Body care for Designers – Occupational Overuse Syndrome

Designers these days spend a lot of time in front of the computer and this can have a negative impact on the human body if not managed well. Occupations Overuse Syndrome (OOS) occurs when damage to soft tissues goes beyond the point the body can naturally heal. If a designer wants their body to last for a career then they need to know how to prevent OOS.

The effects of OOS start with mild pains or weakness that passes quickly, then pain and weakness that has disappeared by the next day. At its worst, the pain is severe, debilitating and constant. The worst effects of OOS can be prevented if treatment and change happens early enough.

The early symptoms of OOS are muscle soreness, aches and pains, fatigue, hot and cold feelings, stiffness, numbing and tingling, muscle weakness. Not all of these symptoms need be present for OOS to occur, but some care is needed in diagnosis because they can be the sign of something else. Always consult your doctor. OOS develops over time so this list is early warning signs.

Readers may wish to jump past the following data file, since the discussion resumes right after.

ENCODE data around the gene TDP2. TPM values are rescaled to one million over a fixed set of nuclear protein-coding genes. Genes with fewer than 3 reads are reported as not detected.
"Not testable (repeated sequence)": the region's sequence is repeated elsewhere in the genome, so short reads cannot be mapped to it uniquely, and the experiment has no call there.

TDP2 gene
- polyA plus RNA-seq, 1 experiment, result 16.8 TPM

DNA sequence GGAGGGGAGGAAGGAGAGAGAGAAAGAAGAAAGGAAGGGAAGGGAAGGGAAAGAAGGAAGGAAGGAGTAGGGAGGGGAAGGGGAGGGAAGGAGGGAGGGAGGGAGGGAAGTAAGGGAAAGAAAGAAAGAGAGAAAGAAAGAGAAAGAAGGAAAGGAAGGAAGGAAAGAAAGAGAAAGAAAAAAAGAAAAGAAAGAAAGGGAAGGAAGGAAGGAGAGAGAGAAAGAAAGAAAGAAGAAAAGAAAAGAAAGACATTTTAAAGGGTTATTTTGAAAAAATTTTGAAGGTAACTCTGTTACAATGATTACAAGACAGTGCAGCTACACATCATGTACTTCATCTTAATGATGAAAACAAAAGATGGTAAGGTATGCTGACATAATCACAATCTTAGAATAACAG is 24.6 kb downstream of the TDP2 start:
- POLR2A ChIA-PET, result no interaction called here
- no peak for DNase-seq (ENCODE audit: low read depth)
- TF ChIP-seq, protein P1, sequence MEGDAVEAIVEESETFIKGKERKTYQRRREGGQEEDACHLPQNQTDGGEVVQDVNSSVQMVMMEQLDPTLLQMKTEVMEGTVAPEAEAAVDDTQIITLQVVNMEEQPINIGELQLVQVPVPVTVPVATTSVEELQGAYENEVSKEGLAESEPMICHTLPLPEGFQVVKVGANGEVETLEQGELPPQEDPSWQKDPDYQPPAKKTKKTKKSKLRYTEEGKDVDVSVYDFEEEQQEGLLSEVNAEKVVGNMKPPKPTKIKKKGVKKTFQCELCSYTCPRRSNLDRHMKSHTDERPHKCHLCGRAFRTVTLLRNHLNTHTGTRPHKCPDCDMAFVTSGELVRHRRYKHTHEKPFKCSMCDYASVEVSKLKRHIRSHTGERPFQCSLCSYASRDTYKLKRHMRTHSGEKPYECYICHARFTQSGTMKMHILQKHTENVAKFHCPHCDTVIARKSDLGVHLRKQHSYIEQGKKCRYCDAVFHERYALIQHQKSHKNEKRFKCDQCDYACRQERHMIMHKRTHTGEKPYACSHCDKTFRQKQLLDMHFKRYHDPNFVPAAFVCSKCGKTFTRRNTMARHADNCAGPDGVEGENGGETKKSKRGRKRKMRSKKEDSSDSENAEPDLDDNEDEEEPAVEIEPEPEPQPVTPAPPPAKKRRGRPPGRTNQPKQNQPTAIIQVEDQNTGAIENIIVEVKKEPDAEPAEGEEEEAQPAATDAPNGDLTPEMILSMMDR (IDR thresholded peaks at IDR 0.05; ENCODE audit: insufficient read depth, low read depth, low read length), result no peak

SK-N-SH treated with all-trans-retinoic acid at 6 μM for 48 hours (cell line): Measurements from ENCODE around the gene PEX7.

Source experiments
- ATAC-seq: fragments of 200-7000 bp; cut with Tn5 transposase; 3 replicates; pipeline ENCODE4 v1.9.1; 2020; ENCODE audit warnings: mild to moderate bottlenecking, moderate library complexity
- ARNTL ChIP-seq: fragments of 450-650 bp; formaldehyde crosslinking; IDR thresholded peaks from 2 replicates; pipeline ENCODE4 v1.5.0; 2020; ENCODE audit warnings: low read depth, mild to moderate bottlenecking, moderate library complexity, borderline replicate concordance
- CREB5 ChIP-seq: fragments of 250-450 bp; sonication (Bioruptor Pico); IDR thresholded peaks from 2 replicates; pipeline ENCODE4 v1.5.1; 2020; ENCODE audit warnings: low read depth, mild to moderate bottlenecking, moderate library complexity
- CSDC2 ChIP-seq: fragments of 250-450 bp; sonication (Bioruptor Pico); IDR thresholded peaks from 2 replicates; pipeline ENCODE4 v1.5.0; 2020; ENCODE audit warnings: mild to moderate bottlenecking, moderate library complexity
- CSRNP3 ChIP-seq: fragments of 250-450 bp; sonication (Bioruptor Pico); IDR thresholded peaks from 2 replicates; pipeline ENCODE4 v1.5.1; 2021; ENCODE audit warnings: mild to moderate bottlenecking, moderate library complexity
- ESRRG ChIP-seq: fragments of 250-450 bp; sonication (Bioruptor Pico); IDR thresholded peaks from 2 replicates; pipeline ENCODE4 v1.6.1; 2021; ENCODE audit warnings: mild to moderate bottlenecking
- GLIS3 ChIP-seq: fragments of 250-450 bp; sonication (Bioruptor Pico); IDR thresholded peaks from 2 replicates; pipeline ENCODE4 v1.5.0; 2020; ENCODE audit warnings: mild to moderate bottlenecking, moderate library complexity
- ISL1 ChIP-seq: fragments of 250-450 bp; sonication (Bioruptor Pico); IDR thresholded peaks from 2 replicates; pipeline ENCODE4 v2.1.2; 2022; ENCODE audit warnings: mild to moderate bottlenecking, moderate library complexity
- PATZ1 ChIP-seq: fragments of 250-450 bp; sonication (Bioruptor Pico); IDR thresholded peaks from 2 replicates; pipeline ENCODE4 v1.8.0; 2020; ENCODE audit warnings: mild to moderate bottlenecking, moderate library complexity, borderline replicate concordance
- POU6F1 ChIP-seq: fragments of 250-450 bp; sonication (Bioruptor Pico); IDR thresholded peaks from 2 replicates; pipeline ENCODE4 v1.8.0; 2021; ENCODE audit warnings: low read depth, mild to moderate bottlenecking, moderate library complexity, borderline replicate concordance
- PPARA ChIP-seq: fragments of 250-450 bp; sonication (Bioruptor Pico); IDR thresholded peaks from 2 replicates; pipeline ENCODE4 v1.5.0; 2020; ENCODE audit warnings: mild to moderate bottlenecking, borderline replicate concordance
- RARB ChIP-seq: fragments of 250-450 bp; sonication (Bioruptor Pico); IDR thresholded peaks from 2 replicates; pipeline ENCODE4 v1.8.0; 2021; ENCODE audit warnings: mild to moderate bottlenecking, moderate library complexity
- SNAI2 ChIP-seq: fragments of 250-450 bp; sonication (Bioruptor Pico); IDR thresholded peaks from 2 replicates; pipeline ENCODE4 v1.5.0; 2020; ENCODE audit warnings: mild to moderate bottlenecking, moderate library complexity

OOS is caused by tense muscles restricting blood flow and this allows lactic acid to build up in muscles and start to break down the soft tissues. As blood flow to muscles is reduced, not enough oxygen gets to muscle for energy so the body switches to non-oxygen methods to supply energy. The by product of this is lactic acid. Muscles tense up when held in the same position for long-periods of time without movement. Stress can also cause an inability to relax which increases muscle tension.

The best prevention is to avoid doing the same type of task for longer than 40 minutes. After 40 minutes either take a ten minute break or switch to another task. Try pausing every few minutes and use stretches and other exercises to restore blood flow to stiff areas. Maintain a good body temperature to maintain good blood flow to extremities.

Good general health and fitness also helps. Eat well and remain hydrated to aid blood circulation and improve the bodies ability to process lactic acid.

Designers are particularly at risk from OOS. They have the stress of deadlines, consume dehydrating amounts of caffeine, sit with bad posture for extended periods and often don’t take breaks or vary their workloads. The singular focus on deadline often means designers will ignore pain and discomfort and push through instead of short exercise and rest. Designers need to be more aware of their bodies and realize that a designer career is a marathon not a never-ending series of sprints.